XVIII International AIDS Conference


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Patent pools and anti-competitive practices

Presented by Manmohan Amonkar (India).

M. Amonkar1, P. Sivasubramanian2

1Lawyers Collective HIV/AIDS Unit, Affordable Medicines Treatment Campaign, Mumbai, India, 2Lawyers Collective HIV/AIDS Unit, New Delhi, India

Issues: Although a patent pool, (an agreement whereby patent owners voluntarily license their patents to one another thereby permitting transfer of technology among members of the pool) is touted to be a panacea for providing affordable medicines to poorer communities and also a solution to rectifying a dearth in incentives for carrying out research certain precedents highlight concerns about implementing such a consortium.
Description: Past experiences with voluntary licences especially the terms and conditions of voluntary licensing dictated by multinational pharmaceutical companies, give rise to misgivings about the proposed patent pool. In 2006 when patent oppositions against 'Tenofovir' a HIV drug developed by Gilead were filed, Gilead offered voluntary licenses to 11 Indian generic companies on a condition they withdraw their patent oppositions. Indian generics were thus restrained from exercising their right to file pre grant patent oppositions. Similarly, an agreement entered into in Brazil prevented the government from reducing the prices of a key-AIDS drug for several years.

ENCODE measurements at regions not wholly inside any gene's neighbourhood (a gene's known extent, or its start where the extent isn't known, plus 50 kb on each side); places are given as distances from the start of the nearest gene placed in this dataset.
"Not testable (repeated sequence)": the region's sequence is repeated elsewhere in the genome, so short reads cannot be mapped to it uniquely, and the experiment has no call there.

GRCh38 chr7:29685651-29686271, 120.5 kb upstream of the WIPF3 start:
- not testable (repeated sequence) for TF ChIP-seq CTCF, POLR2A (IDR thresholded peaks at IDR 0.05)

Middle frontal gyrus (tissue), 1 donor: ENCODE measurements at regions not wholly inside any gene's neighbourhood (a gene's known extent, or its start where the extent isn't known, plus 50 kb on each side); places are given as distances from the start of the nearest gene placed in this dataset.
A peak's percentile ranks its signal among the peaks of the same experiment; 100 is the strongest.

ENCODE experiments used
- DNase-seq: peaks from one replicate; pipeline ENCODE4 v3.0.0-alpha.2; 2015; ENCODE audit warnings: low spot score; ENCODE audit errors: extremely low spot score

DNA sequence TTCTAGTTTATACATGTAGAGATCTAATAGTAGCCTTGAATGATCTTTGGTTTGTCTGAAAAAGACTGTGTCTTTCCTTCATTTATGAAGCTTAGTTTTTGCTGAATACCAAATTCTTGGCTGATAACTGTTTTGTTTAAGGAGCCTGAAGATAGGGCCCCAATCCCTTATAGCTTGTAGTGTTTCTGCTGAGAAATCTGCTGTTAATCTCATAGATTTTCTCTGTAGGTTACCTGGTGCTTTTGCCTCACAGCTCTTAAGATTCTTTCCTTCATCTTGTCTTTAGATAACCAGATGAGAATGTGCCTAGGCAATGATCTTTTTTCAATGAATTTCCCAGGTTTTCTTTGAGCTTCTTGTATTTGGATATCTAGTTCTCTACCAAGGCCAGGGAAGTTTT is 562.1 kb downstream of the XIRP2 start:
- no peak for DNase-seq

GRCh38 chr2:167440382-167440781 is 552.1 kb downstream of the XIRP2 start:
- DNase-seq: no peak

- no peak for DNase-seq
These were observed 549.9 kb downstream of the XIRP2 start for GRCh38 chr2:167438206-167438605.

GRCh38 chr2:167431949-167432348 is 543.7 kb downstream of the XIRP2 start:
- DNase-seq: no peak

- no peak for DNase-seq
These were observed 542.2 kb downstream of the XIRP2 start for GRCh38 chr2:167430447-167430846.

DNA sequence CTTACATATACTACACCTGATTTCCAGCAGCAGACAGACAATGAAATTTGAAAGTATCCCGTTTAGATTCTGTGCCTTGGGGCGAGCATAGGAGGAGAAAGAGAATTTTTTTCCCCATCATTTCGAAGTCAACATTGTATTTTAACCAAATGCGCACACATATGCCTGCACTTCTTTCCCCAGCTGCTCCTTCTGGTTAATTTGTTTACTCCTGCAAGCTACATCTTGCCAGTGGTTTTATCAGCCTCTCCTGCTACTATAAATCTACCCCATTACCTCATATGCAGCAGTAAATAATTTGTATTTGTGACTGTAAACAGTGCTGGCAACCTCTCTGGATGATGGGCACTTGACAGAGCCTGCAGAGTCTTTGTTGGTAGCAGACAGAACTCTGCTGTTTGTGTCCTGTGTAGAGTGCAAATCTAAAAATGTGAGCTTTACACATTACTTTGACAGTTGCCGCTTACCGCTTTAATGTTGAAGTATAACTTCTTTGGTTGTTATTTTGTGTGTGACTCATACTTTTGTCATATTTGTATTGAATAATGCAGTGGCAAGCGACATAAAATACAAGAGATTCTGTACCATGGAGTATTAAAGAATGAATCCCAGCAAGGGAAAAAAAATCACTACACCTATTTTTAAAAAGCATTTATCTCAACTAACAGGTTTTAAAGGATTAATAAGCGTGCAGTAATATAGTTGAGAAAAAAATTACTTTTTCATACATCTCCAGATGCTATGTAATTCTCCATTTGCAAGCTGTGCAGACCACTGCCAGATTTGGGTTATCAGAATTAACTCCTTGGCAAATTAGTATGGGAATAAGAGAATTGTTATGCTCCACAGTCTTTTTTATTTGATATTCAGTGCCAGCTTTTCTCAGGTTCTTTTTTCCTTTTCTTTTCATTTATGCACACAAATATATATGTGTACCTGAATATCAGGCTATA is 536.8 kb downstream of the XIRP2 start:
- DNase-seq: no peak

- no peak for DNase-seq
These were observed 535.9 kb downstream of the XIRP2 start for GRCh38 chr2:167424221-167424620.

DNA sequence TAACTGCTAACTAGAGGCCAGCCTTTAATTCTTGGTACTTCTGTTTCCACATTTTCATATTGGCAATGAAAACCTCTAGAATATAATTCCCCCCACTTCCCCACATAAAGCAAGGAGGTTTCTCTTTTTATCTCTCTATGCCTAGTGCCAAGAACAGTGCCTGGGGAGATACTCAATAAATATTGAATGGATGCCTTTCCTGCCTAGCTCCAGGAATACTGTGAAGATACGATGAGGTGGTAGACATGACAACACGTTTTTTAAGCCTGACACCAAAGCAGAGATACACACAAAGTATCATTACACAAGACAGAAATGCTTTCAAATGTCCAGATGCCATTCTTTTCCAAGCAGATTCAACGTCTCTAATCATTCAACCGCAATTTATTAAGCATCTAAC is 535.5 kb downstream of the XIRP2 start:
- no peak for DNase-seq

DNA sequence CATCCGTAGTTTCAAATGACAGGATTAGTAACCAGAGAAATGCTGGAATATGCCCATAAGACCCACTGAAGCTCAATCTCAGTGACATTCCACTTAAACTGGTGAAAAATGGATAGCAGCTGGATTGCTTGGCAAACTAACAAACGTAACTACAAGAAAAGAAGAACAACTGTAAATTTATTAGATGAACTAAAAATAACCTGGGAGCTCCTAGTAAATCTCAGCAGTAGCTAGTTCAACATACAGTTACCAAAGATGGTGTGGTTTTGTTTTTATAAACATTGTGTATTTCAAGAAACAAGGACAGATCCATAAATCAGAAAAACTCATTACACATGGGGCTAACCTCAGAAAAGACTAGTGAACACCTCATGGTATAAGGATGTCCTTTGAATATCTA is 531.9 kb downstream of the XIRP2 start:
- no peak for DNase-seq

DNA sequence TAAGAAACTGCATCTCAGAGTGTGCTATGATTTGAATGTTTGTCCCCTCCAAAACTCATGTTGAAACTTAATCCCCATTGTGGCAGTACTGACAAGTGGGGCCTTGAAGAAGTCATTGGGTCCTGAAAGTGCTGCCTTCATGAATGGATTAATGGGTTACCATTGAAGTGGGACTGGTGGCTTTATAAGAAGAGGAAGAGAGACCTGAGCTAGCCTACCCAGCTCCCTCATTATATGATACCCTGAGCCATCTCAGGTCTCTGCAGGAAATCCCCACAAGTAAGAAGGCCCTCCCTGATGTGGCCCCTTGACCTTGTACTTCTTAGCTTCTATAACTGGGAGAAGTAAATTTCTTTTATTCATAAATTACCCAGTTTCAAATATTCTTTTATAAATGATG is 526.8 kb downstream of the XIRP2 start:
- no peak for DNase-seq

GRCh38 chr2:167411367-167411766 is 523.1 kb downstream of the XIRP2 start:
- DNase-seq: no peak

Lessons learned: The Gilead Voluntary licensing strategy highlights the adverse consequences that could ensue if such a consortium is implemented.There would be anti-competitive practices, preference for certain markets and exclusion of others as well as an increase in drug prices something completely contrary to achieving the object of establishing such pools.The incentive to carry out research would also gradually dwindle because of the creation of a “stop and shop” system for pharmaceutical companies.
Next steps: Recognizing the imminent dangers, the civil society and governments must carefully scrutinize the proposed concept and implementation of such pools. Efforts must be made to lobby against such a system and to seek transparency and accountability for every action that affects the right to health since the health of patients is of paramount importance and must not be compromised for economic benefits.

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